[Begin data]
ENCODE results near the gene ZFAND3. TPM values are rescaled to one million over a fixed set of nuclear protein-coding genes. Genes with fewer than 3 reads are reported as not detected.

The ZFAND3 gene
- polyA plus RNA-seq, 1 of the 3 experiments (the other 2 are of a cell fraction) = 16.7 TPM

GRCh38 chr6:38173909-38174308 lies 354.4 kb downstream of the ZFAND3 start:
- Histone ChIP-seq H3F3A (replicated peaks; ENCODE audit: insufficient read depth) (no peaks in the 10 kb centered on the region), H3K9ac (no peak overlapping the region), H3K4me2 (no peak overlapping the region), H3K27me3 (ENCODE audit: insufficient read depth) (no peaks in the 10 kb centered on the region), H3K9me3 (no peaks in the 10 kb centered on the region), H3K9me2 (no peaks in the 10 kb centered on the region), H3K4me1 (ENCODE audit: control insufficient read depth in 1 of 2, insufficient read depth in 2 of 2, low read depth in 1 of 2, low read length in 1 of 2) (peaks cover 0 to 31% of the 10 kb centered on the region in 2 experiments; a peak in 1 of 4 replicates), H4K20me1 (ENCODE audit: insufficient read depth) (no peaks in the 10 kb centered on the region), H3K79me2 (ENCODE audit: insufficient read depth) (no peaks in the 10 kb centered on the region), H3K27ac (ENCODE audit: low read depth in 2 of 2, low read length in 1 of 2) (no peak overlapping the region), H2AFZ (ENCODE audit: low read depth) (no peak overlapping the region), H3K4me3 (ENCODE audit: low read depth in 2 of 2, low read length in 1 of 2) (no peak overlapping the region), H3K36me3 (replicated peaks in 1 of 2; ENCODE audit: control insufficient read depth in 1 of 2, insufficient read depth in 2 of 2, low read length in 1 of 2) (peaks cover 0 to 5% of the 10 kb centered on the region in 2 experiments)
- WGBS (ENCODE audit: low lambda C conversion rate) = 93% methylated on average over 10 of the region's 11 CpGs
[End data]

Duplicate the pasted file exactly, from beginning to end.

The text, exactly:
ENCODE results near the gene ZFAND3. TPM values are rescaled to one million over a fixed set of nuclear protein-coding genes. Genes with fewer than 3 reads are reported as not detected.

The ZFAND3 gene
- polyA plus RNA-seq, 1 of the 3 experiments (the other 2 are of a cell fraction) = 16.7 TPM

GRCh38 chr6:38173909-38174308 lies 354.4 kb downstream of the ZFAND3 start:
- Histone ChIP-seq H3F3A (replicated peaks; ENCODE audit: insufficient read depth) (no peaks in the 10 kb centered on the region), H3K9ac (no peak overlapping the region), H3K4me2 (no peak overlapping the region), H3K27me3 (ENCODE audit: insufficient read depth) (no peaks in the 10 kb centered on the region), H3K9me3 (no peaks in the 10 kb centered on the region), H3K9me2 (no peaks in the 10 kb centered on the region), H3K4me1 (ENCODE audit: control insufficient read depth in 1 of 2, insufficient read depth in 2 of 2, low read depth in 1 of 2, low read length in 1 of 2) (peaks cover 0 to 31% of the 10 kb centered on the region in 2 experiments; a peak in 1 of 4 replicates), H4K20me1 (ENCODE audit: insufficient read depth) (no peaks in the 10 kb centered on the region), H3K79me2 (ENCODE audit: insufficient read depth) (no peaks in the 10 kb centered on the region), H3K27ac (ENCODE audit: low read depth in 2 of 2, low read length in 1 of 2) (no peak overlapping the region), H2AFZ (ENCODE audit: low read depth) (no peak overlapping the region), H3K4me3 (ENCODE audit: low read depth in 2 of 2, low read length in 1 of 2) (no peak overlapping the region), H3K36me3 (replicated peaks in 1 of 2; ENCODE audit: control insufficient read depth in 1 of 2, insufficient read depth in 2 of 2, low read length in 1 of 2) (peaks cover 0 to 5% of the 10 kb centered on the region in 2 experiments)
- WGBS (ENCODE audit: low lambda C conversion rate) = 93% methylated on average over 10 of the region's 11 CpGs